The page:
Canary wood box with purple heart splines on home made jig

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Project by MadMark posted 05-13-2016 08:38 PM 1194 views 1 time favorited 10 comments Add to Favorites Watch

According to the catalogs splined joints are the latest thing. I’ve seen jigs going for over $100 in three different catalogs. This really peaves me as you can make a jig from scraps for the cost of four screws. In fact this box was my first attempt with that simple jig and I think the results speak for themselves.

The box is from a resawn piece of canary wood (possibly yellow heart) the splines are 3/32” slices of purpleheart that really appear black.The spline depth was intentionally set to just break thru the inside corners as an internal detail.

Normally we make the boxes with a bottom bead instead of splines. The boxes become a little garish with both.


-- Madmark -

10 comments so far

View Joe Lyddon's profile

Joe Lyddon

9611 posts in 3629 days

#1 posted 05-14-2016 12:20 AM

I feel the same way…

How can anyone pay $100+ for such a simple Jig to make?
... only plutoctrats that have more $$$ than brains, I guess… :)

Your splines came out Just as good! LOL … for just pennies… less than $1.00 LOL

-- Have Fun! Joe Lyddon - Alta Loma, CA USA - Home: ... My Small Gallery:"

View BurlyBob's profile (online now)


4091 posts in 1842 days

#2 posted 05-14-2016 01:58 AM

I’m totally with you Mark, I think my jig has 6 screws though. Guess I’m a little extravagant !

View HokieKen's profile


2333 posts in 715 days

#3 posted 05-14-2016 12:13 PM

Nice box Mark. How about a pic of the inside? I’m curious about how the splines look internally.

-- Kenny, SW VA, Go Hokies!!!

View dalepage's profile


177 posts in 417 days

#4 posted 05-14-2016 01:19 PM

I made my spline jig to ride the fence. The first time I used it, the joints were perfect.

HokieKen, one can set his blade height so that the splines do not show inside. If you wanted a spline inside to hold a shallow tray, you can penetrate the box. The resulting spline will keep the tray from going to the bottom. However, it makes a wider spline on the outside. That can be a design element if you choose to do that.

View dalepage's profile


177 posts in 417 days

#5 posted 05-14-2016 03:34 PM

HokieKen, here’s my spline sled:

I put stick-on felt to keep from marring the box during the process. Note how the jig rides the fence, sort of like someone who can’t decide to be liberal or conservative.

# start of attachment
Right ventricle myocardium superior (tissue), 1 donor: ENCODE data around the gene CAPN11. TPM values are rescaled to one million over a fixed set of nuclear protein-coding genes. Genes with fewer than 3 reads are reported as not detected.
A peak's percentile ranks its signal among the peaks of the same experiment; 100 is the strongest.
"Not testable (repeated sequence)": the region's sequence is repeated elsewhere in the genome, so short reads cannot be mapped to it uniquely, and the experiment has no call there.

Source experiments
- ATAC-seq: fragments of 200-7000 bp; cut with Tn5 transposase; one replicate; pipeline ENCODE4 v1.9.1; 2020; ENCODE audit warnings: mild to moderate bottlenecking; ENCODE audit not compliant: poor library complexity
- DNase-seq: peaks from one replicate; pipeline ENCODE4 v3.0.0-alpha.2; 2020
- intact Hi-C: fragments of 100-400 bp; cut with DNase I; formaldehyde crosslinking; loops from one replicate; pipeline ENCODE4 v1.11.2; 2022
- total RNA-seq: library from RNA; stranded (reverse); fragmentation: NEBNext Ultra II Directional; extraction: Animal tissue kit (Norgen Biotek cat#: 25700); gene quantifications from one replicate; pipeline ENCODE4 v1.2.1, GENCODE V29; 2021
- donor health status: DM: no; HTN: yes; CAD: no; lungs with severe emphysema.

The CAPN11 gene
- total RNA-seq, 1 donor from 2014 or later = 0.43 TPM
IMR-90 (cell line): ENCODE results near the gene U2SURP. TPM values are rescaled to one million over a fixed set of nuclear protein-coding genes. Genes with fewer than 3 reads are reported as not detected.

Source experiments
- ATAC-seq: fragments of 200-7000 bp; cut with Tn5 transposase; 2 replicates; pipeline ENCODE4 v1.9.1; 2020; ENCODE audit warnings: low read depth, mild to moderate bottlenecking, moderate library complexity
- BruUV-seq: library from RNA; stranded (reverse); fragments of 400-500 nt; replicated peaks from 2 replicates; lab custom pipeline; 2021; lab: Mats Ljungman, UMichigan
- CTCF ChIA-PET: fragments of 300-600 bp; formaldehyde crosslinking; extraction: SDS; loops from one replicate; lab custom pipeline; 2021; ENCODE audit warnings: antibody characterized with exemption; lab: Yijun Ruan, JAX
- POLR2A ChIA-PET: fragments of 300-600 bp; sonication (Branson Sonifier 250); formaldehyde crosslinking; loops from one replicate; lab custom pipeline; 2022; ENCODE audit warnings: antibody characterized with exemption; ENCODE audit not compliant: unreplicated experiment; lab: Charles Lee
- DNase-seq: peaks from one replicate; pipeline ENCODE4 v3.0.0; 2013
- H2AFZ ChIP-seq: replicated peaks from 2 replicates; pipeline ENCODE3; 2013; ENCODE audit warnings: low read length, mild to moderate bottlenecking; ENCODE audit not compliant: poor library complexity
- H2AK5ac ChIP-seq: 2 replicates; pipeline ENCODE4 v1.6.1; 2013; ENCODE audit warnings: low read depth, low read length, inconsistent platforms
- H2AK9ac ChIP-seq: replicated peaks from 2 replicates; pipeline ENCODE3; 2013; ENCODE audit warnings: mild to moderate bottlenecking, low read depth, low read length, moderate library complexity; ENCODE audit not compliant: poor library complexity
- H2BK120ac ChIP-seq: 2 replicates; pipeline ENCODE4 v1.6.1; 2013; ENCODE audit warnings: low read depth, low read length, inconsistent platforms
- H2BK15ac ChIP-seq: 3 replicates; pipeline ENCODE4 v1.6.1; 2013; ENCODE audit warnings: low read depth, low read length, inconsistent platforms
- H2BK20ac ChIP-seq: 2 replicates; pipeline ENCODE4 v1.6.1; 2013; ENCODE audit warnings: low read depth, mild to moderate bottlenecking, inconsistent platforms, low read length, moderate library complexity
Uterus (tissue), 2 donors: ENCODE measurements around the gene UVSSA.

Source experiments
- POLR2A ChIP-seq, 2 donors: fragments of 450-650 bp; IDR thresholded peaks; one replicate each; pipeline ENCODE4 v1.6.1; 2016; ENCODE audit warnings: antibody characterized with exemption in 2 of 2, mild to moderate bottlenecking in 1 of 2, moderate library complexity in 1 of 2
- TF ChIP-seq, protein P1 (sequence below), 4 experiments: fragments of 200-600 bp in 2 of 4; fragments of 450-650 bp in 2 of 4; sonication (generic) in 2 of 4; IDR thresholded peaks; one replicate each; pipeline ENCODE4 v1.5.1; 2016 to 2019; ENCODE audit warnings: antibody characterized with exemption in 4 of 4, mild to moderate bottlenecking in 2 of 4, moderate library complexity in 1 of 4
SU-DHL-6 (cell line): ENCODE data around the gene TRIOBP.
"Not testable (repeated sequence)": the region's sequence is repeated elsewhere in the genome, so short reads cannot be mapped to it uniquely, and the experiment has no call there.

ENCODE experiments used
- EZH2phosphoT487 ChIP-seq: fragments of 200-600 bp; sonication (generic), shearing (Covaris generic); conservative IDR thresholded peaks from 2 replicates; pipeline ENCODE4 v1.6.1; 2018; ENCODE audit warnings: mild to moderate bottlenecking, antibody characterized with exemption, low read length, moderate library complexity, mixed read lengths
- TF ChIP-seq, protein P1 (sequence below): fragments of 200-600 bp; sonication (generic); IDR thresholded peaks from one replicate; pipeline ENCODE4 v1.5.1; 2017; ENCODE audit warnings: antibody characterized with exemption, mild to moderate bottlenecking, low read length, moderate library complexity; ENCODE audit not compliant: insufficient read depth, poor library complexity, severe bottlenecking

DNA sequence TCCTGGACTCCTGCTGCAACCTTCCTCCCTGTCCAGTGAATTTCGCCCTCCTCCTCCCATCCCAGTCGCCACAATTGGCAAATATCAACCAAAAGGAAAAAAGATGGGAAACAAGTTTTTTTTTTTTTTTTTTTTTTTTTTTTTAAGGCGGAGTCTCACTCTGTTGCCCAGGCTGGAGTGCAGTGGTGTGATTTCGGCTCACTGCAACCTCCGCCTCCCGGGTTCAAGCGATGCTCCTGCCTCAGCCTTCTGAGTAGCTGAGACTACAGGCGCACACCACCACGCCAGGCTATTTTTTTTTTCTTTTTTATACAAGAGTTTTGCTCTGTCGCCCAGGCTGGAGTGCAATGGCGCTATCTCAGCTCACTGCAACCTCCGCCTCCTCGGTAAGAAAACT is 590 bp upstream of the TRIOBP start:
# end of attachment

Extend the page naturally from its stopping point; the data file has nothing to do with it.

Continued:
View dalepage's profile


177 posts in 417 days

#6 posted 05-14-2016 03:37 PM

Apologies for the multiple posts. I can’t figure out how to delete the copies.

View WhoMe's profile


1531 posts in 2820 days

#7 posted 05-14-2016 03:49 PM

I didn’t use any screws in mine. So far I have not used mine on my table saw, only my router table.
Nice box, and you’re right, the sounds do look black in the photos. But the contrast looks great.

-- I'm not clumsy.. It's just the floor hates me, the tables and chairs are bullies, the wall gets in the way AAANNNDDD table saws BITE my fingers!!!.. - Mike -

View Boxguy's profile


2272 posts in 1844 days

#8 posted 05-15-2016 09:03 AM

Mark, I like the proportions and the see-through top and the idea of using the plastic as a slider. Drilling through the handle to reinforce the pull is an effective design feature. Your jig is effective too, especially for smaller boxes that just use two splines per corner. I agree with you about expensive jigs to cut spline slots being foolish. I made my jig with plywood, a 2×6, a plastic guide, and a tree branch. Pretty basic stuff.

Mark, I am not trying to just be critical of your work, you have made a fine box here and your jig design is effective. However, I wanted to offer you some food for thought on your next similar project., next time you are in a jig making mood you might consider this design. It gives you greater flexibility without fussy adjustments and holds larger boxes with more stability. This design also gives you the ability to set your depth directly on the jig. If you 45 all your corners the slot gap will not show on your back board, and it will help your front sliding board center itself if there is any play when you close the lid. 45s also avoid the end grain look. This jig for cutting 45s is easy to make and is safe and fast to use. Finally, I have been using rare earth magnets to keep sliding lids closed on my boxes. It works well. Keep boxing and keep posting.

-- Big Al in IN

View MadMark's profile


979 posts in 1029 days

#9 posted 05-15-2016 04:32 PM

Mitered corners slow the production process in the clamping stage. More time & fiddle & big band clamps on a small box is tough. There are 1/4” boxes, no way to hide a magnet. Besides our boxes latch closed by the slot width, the end piece dado is 1/32” narrower than the side groves, the lexan is slightly bevelled on the bottom and rides up the slot locking the lid without any additional help.

Mitered corners produce a problem forming the handle making installation & centering hard. We do miter corners on music boxes & etc., just not for ‘working’ boxes.


-- Madmark -

View Boxguy's profile


2272 posts in 1844 days

#10 posted 05-18-2016 07:59 AM

Mark, best of luck on your sales. I understand the importance of simplicity and speed in the market place if your emphasis is on quantity. Band clamps save me time, but you obviously have a system that works well for you. I hope you continue to do well. Live long and prosper.

-- Big Al in IN

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